Plants of the Gods: Their Sacred, Healing, and Hallucinogenic Powers – Richard Evans Schultes, Albert Hofmann, Christian Rätsch (2001). Mexico: Healing Arts Press, p. 208.
Three scientific titans join forces to completely revise the classic text on the ritual uses of psychoactive plants. They provide a fascinating testimony of these “plants of the gods,” tracing their uses throughout the world and their significance in shaping culture and history. In the traditions of every culture, plants have been highly valued for their nourishing, healing, and transformative properties. The most powerful of those plants, which are known to transport the human mind into other dimensions of consciousness, have always been regarded as sacred. The authors detail the uses of hallucinogens in sacred shamanic rites while providing lucid explanations of the biochemistry of these plants and the cultural prayers, songs, and dances associated with them. The text is lavishly illustrated with 400 rare photographs of plants, people, ceremonies, and art related to the ritual use of the world’s sacred psychoactive.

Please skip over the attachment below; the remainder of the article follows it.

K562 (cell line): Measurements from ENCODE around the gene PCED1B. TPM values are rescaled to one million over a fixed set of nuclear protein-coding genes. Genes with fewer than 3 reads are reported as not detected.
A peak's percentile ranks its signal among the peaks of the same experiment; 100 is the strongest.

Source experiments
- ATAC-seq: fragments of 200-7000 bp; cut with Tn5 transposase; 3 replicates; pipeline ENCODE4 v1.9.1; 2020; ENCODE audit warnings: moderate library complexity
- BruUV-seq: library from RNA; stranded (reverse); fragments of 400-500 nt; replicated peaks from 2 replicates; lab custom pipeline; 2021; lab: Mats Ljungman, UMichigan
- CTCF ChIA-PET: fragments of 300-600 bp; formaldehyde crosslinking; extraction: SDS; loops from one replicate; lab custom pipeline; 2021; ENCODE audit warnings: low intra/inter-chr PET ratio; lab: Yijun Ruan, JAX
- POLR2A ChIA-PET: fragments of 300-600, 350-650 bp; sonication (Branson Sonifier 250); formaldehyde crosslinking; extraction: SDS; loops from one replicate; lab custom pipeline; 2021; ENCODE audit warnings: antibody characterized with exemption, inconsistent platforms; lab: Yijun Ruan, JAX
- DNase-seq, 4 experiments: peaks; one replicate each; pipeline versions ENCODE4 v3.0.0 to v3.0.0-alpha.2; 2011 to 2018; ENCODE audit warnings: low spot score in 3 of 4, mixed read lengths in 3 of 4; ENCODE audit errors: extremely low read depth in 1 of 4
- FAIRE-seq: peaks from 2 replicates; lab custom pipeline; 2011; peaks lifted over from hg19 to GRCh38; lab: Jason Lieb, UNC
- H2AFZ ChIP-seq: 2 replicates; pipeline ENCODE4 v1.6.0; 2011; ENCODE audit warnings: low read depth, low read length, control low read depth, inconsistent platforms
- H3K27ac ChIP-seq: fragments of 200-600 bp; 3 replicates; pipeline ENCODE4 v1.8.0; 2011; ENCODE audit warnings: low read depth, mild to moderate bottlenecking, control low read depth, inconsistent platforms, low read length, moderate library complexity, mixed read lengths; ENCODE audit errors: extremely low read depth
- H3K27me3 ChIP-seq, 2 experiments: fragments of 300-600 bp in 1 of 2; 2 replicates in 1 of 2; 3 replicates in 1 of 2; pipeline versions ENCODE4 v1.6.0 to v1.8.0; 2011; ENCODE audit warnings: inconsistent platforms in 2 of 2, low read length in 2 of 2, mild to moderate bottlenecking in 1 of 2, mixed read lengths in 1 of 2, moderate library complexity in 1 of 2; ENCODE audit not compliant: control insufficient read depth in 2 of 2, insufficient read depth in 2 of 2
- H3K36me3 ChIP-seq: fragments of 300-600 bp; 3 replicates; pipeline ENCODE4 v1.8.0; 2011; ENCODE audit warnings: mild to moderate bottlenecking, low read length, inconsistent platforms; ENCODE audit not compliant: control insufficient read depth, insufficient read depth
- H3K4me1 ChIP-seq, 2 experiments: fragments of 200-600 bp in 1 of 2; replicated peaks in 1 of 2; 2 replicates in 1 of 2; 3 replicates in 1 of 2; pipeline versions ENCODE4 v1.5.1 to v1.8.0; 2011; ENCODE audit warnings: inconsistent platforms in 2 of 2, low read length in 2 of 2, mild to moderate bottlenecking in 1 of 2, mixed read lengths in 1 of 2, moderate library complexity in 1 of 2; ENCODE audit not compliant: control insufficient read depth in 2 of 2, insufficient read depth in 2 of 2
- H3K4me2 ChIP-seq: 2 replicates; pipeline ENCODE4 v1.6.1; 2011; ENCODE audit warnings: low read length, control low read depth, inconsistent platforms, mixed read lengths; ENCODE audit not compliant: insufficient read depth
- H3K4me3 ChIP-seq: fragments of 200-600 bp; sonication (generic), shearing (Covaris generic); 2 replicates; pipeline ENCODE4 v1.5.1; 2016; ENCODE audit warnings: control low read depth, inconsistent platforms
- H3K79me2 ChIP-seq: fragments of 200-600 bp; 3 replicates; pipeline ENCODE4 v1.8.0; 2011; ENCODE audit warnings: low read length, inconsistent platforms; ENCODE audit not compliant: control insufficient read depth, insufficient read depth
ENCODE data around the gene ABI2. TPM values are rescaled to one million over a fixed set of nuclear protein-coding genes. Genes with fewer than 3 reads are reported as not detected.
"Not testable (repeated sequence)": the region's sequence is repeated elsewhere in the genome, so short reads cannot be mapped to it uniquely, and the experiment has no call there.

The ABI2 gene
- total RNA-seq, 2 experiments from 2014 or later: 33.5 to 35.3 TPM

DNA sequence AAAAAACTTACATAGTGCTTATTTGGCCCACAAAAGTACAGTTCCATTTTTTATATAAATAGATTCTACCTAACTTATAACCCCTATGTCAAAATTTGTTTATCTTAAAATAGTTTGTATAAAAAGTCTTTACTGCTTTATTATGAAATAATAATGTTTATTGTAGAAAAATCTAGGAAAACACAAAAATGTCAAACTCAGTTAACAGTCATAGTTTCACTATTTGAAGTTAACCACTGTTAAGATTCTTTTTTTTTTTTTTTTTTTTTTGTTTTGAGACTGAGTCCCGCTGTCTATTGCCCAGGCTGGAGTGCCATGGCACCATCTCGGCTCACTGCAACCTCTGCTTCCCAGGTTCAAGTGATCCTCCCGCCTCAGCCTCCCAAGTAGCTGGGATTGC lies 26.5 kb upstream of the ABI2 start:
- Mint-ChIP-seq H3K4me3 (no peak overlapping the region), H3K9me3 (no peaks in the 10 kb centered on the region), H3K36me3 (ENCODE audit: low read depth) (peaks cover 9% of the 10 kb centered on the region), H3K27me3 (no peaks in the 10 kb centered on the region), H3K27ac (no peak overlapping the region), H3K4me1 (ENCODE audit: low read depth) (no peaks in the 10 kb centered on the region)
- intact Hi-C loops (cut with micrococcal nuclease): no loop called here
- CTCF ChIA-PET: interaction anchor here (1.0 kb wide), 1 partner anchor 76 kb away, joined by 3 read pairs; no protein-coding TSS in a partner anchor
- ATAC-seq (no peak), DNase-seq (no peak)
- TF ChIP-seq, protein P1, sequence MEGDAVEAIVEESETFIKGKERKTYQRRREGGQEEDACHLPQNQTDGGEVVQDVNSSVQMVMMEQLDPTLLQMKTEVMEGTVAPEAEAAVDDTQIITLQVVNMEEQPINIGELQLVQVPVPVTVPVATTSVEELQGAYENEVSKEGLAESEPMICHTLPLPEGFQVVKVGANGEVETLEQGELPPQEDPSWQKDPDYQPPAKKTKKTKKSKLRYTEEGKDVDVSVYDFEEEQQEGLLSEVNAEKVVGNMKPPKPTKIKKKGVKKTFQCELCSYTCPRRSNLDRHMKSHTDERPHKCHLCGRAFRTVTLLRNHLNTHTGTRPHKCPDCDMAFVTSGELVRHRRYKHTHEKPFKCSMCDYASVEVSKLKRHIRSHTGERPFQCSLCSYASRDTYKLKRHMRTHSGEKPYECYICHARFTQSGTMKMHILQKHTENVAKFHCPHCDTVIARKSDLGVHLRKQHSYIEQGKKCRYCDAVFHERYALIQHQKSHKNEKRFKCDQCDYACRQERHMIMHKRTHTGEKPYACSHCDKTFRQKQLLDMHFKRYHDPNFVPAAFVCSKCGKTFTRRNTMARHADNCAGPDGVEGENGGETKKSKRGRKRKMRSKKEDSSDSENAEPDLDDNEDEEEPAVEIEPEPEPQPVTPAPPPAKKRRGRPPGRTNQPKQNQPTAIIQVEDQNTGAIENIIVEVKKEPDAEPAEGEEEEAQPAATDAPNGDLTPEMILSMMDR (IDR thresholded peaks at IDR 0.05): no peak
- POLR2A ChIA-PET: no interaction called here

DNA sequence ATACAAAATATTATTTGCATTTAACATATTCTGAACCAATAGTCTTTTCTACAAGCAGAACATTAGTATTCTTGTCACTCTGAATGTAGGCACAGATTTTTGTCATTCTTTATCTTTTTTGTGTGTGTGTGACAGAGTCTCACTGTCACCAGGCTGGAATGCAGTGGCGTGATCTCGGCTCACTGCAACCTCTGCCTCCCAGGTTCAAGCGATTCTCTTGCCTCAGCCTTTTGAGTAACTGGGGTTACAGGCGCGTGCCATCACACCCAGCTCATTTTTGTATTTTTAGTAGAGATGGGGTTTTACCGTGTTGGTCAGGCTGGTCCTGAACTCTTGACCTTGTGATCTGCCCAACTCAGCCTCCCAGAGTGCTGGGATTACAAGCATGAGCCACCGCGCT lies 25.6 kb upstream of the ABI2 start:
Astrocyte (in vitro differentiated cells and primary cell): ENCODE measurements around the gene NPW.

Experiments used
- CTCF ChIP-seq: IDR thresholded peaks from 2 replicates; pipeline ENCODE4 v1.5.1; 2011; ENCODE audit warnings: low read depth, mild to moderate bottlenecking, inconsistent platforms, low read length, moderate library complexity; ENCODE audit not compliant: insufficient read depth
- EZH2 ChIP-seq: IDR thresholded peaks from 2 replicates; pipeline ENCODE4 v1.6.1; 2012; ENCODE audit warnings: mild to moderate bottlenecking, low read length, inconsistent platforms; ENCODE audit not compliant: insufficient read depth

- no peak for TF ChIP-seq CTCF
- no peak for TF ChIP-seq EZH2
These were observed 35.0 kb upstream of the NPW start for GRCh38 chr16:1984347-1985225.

Richard Evans Schultes (January 12, 1915 – April 10, 2001) was an American biologist. He may be considered the father of modern ethnobotany. He is known for his studies of the uses of plants by indigenous peoples, especially the indigenous peoples of the Americas. He worked on entheogenic or hallucinogenic plants, particularly in Mexico and the Amazon, involving lifelong collaborations with chemists.
Albert Hofmann (11 January 1906 – 29 April 2008) was a Swiss chemist known best for being the first known person to synthesize, ingest, and learn of the psychedelic effects of lysergic acid diethylamide (LSD). Hofmann was also the first person to isolate, synthesize, and name the principal psychedelic mushroom compounds psilocybin and psilocin.
Christian Rätsch (born 1957) is a German anthropologist and writer on topics like ethnopharmacology, psychoactive plants and animals.
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